Thursday, November 24, 2011


Thanksgiving marks the one year anniversary of when DH's medical mystery, the mystery that had taken over our lives for two and a half years, was finally solved.  This week, one year ago, DH once again began experiencing the strange stroke-like symptoms that caused sudden, significant weakness over the entire left side of his body.  He was once again unable to use his left leg without it buckling, unable to lift his left arm or use his hand. Once again his words became garbled, the left side of his face drooped, and he couldn't move his tongue to the left side of his mouth.  

This time was different; DH was experiencing a brand-new symptom.  This time, his head hurt, too.  And even though every medical test that any doctor could think of had already been run, this new symptom caused the doctors to hospitalize DH yet again in order to re-run the old tests and try some new ones.  The headache, in conjunction with all the other symptoms, finally forced the doctors to think outside of the box.  It finally provided the missing piece of the puzzle that convinced the doctors once and for all that DH was not allowing his stress to manifest itself in a physical way with these bizarre symptoms (a.k.a. Conversion Disorder).  

On Thanksgiving Day last year, a neurologist finally came up with the diagnosis of Complex Hemiplegic Migraines, a disorder that explained everything and, as soon as it was mentioned and I began researching it on-line, seemed so obvious I could not believe that none of the fancy-shmancy neurologists at Jefferson or Johns Hopkins had even considered it.

Late in the afternoon that day, DH was given an injection of medication to treat the migraine, and within ten minutes, the symptoms went away.  Just like that.  He could speak clearly, he could move his arm above his head, he could walk without a cane.  For the first time since this medical roller coaster started, he was able to leave the hospital better than when he entered.  This time he did not require weeks and weeks of physical therapy to regain full use of his body, only to relapse with yet another episode anywhere from a month after all the symptoms had disappeared to as little as a few days after being discharged from the hospital, long before his body was back to normal.  This time, exactly one year ago today, the doctors figured out what was wrong and actually treated it.  They prescribed medication to prevent the migraines from returning and medication to take at the first sign that a migraine is coming anyway.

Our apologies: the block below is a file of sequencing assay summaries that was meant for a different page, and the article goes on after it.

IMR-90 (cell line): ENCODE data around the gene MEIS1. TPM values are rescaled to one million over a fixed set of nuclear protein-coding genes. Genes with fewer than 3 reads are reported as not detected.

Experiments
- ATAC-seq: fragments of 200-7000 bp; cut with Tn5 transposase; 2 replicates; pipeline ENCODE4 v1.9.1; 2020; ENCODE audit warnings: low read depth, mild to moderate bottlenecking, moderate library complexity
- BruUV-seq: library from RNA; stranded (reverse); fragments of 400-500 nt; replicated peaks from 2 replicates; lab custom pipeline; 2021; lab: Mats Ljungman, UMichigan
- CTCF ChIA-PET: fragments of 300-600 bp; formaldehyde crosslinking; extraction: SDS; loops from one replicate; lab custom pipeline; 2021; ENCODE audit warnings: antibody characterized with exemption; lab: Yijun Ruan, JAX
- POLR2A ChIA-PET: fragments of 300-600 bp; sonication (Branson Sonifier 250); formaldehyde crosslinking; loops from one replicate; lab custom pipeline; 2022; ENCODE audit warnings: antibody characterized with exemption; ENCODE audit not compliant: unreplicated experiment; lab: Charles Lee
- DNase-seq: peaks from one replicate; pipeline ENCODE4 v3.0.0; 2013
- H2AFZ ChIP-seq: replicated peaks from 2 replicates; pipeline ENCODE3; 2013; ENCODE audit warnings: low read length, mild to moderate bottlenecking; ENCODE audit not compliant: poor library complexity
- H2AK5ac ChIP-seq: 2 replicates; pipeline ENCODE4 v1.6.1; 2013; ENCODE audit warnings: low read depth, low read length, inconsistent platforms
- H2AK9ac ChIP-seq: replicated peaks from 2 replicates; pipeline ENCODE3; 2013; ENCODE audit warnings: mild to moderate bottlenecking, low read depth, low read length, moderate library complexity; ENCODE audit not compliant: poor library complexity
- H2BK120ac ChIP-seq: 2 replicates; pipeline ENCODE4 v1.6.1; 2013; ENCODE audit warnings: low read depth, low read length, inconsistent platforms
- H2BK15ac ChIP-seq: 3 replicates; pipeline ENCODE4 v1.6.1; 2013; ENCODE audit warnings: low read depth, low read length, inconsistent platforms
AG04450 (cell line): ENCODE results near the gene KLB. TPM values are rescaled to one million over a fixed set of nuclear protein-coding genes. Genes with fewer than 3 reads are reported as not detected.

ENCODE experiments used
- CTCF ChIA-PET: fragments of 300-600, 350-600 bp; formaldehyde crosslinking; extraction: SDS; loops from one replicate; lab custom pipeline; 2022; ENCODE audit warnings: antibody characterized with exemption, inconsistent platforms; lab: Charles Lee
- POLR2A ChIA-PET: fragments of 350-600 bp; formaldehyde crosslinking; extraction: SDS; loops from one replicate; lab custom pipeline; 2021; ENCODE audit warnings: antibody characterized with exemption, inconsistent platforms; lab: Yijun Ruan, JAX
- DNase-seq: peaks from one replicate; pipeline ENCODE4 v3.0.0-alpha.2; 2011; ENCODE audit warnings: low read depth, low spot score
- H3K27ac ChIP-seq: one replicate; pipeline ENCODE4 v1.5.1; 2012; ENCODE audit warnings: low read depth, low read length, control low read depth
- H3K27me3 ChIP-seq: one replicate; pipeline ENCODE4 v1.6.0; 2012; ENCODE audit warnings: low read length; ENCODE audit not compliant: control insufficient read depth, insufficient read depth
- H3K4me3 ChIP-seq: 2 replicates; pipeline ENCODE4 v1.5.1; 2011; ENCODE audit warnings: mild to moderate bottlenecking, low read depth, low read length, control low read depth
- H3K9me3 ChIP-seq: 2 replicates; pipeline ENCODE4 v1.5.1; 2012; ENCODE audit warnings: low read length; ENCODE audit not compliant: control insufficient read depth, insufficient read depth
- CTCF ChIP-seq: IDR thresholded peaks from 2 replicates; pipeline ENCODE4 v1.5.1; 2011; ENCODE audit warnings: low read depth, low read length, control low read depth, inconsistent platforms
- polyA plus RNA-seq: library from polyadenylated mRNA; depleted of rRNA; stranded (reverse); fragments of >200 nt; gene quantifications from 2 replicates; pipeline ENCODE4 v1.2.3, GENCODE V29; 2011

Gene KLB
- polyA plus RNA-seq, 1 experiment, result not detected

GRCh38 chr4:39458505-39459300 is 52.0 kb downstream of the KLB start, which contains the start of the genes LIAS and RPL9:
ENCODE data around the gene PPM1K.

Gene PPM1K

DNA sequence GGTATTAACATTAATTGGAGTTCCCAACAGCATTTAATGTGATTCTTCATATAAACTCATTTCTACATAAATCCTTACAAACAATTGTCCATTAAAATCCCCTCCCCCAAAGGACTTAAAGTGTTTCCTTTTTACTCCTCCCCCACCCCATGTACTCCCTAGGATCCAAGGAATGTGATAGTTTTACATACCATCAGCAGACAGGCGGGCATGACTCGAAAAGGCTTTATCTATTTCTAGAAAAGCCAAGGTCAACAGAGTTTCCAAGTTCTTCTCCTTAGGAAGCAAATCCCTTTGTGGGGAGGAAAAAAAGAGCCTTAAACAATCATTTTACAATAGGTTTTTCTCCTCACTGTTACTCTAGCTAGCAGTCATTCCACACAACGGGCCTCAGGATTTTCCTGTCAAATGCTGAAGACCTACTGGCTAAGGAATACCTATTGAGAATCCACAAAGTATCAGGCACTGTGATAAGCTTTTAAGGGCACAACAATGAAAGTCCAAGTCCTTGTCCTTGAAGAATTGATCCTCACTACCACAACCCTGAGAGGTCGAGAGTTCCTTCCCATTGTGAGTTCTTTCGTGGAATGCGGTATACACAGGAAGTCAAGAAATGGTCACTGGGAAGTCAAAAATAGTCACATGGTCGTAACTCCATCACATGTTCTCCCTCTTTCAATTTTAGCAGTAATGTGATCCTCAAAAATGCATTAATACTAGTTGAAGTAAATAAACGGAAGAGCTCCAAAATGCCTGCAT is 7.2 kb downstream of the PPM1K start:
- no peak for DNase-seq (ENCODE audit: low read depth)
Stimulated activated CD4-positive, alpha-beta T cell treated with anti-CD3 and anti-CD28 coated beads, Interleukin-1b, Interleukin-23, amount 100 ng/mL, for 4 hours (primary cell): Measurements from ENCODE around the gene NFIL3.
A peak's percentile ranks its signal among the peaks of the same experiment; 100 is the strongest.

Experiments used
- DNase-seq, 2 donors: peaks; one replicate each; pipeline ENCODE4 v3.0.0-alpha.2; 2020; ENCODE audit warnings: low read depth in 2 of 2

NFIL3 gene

Don't get me wrong - we have ended up in the ER a number of times this year.   Any time DH's symptoms do not respond to his medication, we have to head back so the doctors can make sure it isn't a stroke.  And every time, despite acting  they are humoring me when I tell them the specific medicine he needs in his IV and that the symptoms will completely disappear within ten minutes, DH's symptoms have disappeared within ten minutes.  But the times that his migraines do not respond to his medication are becoming fewer, and I clearly have become more convincing in the ER - our visits are shorter each time now that the doctors are giving DH the IV drug earlier and earlier into our stay.

This year, as we went around the table overflowing with our extended family to share exactly what we were thankful for, I couldn't help but tear up a little as I remembered last Thanksgiving: taking the kids to visit Daddy during the day, Twin B getting so excited about how "lucky" we were to be in the hospital that day since the cafeteria was giving away free turkey lunches and dinners, trying to provide a sense of normalcy for the kids by taking them to our regular Thanksgiving dinner at my parents' even though DH was still in the hospital.  I remember talking to DH on the phone soon after the medication had taken effect, marveling at how easy it was to understand his speech as he told me he could go home the next day.

And so today marks the anniversary of the mystery being solved.  It marks the end of DH being told it was "all in his head" and the beginning of actually treating the problem.        

Happy Thanksgiving, indeed.

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